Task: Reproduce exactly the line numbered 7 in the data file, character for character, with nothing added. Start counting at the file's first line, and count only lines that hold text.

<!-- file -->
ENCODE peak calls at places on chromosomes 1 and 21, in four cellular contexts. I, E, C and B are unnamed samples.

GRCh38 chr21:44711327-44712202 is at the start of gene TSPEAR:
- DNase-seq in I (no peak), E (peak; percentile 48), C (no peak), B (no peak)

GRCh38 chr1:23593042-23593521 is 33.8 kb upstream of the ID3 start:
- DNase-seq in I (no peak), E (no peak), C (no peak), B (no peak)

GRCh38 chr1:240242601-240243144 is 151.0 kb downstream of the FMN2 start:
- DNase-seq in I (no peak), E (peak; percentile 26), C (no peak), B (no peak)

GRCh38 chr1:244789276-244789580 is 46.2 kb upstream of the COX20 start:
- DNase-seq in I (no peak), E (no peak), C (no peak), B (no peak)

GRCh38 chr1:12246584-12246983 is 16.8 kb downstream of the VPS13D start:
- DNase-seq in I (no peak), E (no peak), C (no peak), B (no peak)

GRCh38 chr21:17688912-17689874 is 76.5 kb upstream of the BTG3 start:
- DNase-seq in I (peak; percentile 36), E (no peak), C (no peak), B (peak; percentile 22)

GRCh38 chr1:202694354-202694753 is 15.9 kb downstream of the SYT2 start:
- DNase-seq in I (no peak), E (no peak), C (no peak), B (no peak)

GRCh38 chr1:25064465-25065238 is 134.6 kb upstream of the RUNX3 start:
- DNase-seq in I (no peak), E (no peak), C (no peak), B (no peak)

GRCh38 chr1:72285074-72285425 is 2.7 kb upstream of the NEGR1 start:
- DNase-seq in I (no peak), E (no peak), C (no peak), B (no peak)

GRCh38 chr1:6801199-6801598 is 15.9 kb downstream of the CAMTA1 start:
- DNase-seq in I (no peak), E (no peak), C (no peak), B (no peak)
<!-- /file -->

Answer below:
- DNase-seq in I (no peak), E (peak; percentile 26), C (no peak), B (no peak)